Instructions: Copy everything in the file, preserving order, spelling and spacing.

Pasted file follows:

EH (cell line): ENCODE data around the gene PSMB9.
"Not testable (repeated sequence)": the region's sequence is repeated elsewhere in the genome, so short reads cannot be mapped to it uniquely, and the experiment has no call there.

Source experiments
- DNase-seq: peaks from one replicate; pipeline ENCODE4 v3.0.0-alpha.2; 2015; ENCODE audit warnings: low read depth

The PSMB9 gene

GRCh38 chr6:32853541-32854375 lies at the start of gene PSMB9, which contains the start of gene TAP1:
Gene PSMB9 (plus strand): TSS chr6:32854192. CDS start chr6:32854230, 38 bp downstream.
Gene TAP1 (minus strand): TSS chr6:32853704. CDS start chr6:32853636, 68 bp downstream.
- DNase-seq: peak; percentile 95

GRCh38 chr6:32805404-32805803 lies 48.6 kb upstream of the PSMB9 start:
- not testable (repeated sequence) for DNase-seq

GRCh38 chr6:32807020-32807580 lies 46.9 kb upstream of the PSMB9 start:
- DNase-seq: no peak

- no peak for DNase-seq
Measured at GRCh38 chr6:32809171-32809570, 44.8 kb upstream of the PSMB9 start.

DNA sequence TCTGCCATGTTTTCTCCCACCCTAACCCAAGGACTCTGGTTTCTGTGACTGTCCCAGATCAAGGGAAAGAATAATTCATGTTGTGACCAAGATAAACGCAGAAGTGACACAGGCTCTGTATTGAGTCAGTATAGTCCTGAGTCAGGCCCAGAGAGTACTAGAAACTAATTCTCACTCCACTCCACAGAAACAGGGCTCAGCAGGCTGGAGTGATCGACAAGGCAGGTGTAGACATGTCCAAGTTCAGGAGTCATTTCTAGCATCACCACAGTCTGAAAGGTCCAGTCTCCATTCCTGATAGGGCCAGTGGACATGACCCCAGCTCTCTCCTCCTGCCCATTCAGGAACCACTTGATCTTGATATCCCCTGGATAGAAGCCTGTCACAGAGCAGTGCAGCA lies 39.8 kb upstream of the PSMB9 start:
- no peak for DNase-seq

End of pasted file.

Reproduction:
EH (cell line): ENCODE data around the gene PSMB9.
"Not testable (repeated sequence)": the region's sequence is repeated elsewhere in the genome, so short reads cannot be mapped to it uniquely, and the experiment has no call there.

Source experiments
- DNase-seq: peaks from one replicate; pipeline ENCODE4 v3.0.0-alpha.2; 2015; ENCODE audit warnings: low read depth

The PSMB9 gene

GRCh38 chr6:32853541-32854375 lies at the start of gene PSMB9, which contains the start of gene TAP1:
Gene PSMB9 (plus strand): TSS chr6:32854192. CDS start chr6:32854230, 38 bp downstream.
Gene TAP1 (minus strand): TSS chr6:32853704. CDS start chr6:32853636, 68 bp downstream.
- DNase-seq: peak; percentile 95

GRCh38 chr6:32805404-32805803 lies 48.6 kb upstream of the PSMB9 start:
- not testable (repeated sequence) for DNase-seq

GRCh38 chr6:32807020-32807580 lies 46.9 kb upstream of the PSMB9 start:
- DNase-seq: no peak

- no peak for DNase-seq
Measured at GRCh38 chr6:32809171-32809570, 44.8 kb upstream of the PSMB9 start.

DNA sequence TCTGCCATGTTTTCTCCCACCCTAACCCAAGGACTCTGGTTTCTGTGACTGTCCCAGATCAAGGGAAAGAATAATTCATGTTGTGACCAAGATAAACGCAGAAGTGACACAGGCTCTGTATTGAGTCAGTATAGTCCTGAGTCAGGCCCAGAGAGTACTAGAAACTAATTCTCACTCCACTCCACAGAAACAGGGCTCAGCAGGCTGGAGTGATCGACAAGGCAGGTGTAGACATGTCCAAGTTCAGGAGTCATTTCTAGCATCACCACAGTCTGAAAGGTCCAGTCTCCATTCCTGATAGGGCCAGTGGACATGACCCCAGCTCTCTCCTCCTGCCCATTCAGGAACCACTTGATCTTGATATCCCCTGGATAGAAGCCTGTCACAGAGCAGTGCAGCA lies 39.8 kb upstream of the PSMB9 start:
- no peak for DNase-seq